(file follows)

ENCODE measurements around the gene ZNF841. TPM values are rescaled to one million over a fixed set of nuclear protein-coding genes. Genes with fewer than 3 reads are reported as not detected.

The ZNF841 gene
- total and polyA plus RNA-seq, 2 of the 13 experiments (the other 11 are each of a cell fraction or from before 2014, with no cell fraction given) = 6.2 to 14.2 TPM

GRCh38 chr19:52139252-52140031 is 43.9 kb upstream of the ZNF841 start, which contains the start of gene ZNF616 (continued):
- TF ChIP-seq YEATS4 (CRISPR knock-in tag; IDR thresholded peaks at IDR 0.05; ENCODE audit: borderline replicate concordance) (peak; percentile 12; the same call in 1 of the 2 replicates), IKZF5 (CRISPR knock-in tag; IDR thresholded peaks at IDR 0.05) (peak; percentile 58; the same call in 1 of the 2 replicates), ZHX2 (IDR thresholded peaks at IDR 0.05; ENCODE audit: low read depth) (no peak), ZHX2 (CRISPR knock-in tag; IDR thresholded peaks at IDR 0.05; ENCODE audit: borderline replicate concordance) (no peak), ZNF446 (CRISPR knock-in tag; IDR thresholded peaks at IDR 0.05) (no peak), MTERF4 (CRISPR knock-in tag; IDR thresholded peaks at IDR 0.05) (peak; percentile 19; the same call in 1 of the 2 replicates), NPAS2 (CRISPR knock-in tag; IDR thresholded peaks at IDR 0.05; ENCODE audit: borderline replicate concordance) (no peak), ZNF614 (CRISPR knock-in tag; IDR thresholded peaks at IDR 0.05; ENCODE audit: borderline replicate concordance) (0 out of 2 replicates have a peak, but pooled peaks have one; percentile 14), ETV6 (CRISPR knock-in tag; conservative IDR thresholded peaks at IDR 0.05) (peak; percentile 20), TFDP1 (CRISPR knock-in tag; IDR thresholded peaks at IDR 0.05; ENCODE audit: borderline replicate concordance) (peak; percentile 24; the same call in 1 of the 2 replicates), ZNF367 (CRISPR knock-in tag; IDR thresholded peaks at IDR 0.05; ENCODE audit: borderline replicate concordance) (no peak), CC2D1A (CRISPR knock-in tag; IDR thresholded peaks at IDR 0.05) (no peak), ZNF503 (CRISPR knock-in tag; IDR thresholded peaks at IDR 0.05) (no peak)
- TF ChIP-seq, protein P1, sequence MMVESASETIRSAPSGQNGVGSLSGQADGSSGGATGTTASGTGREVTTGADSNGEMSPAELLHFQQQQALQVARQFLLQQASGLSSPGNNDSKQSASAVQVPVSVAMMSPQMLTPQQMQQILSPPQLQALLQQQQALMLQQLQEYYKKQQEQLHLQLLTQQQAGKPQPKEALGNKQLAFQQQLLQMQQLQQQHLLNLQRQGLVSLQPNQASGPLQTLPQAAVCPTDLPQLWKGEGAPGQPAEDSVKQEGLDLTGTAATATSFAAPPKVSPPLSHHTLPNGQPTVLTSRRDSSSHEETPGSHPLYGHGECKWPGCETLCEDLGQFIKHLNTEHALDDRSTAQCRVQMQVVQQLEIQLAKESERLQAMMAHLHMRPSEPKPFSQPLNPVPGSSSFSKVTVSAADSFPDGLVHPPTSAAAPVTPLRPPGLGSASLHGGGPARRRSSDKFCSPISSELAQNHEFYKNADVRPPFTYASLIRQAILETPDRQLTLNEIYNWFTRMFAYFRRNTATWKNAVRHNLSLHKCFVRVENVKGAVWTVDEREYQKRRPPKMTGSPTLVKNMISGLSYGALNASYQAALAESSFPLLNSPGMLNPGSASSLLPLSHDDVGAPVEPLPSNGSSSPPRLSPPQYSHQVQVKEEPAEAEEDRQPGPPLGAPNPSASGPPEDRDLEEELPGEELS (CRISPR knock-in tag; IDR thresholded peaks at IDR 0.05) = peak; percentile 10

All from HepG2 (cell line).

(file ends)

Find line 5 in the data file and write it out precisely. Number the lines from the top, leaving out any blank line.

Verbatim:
- TF ChIP-seq YEATS4 (CRISPR knock-in tag; IDR thresholded peaks at IDR 0.05; ENCODE audit: borderline replicate concordance) (peak; percentile 12; the same call in 1 of the 2 replicates), IKZF5 (CRISPR knock-in tag; IDR thresholded peaks at IDR 0.05) (peak; percentile 58; the same call in 1 of the 2 replicates), ZHX2 (IDR thresholded peaks at IDR 0.05; ENCODE audit: low read depth) (no peak), ZHX2 (CRISPR knock-in tag; IDR thresholded peaks at IDR 0.05; ENCODE audit: borderline replicate concordance) (no peak), ZNF446 (CRISPR knock-in tag; IDR thresholded peaks at IDR 0.05) (no peak), MTERF4 (CRISPR knock-in tag; IDR thresholded peaks at IDR 0.05) (peak; percentile 19; the same call in 1 of the 2 replicates), NPAS2 (CRISPR knock-in tag; IDR thresholded peaks at IDR 0.05; ENCODE audit: borderline replicate concordance) (no peak), ZNF614 (CRISPR knock-in tag; IDR thresholded peaks at IDR 0.05; ENCODE audit: borderline replicate concordance) (0 out of 2 replicates have a peak, but pooled peaks have one; percentile 14), ETV6 (CRISPR knock-in tag; conservative IDR thresholded peaks at IDR 0.05) (peak; percentile 20), TFDP1 (CRISPR knock-in tag; IDR thresholded peaks at IDR 0.05; ENCODE audit: borderline replicate concordance) (peak; percentile 24; the same call in 1 of the 2 replicates), ZNF367 (CRISPR knock-in tag; IDR thresholded peaks at IDR 0.05; ENCODE audit: borderline replicate concordance) (no peak), CC2D1A (CRISPR knock-in tag; IDR thresholded peaks at IDR 0.05) (no peak), ZNF503 (CRISPR knock-in tag; IDR thresholded peaks at IDR 0.05) (no peak)